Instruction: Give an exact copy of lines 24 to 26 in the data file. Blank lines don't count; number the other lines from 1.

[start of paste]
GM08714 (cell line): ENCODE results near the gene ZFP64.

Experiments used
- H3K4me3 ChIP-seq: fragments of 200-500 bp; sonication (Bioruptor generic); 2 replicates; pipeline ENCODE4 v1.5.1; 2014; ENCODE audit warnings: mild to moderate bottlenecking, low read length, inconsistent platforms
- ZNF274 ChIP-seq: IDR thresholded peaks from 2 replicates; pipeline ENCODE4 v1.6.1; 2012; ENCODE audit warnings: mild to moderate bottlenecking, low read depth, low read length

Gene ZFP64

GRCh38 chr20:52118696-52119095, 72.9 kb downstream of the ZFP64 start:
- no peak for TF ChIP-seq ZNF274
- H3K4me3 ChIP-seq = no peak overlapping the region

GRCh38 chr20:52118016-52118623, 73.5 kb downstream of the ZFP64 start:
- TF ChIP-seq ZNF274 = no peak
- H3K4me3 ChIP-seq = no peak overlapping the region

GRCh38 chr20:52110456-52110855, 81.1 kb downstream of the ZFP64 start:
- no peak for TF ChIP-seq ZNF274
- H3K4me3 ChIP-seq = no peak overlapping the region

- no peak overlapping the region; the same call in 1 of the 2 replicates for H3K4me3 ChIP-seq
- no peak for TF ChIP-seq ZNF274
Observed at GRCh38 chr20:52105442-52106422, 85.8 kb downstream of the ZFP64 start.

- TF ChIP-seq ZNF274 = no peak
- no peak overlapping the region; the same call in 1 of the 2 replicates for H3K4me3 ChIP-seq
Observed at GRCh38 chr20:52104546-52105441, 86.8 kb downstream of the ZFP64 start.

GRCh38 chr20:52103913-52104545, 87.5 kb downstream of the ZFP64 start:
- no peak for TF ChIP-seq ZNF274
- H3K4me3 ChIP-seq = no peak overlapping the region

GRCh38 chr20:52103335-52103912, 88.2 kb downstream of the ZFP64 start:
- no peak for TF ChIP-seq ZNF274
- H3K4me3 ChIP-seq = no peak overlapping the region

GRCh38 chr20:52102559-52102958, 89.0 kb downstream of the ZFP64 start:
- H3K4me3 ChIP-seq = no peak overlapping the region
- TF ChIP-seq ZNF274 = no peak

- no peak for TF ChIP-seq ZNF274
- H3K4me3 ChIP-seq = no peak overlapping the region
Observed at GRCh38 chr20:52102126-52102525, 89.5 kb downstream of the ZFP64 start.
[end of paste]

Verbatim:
GRCh38 chr20:52103335-52103912, 88.2 kb downstream of the ZFP64 start:
- no peak for TF ChIP-seq ZNF274
- H3K4me3 ChIP-seq = no peak overlapping the region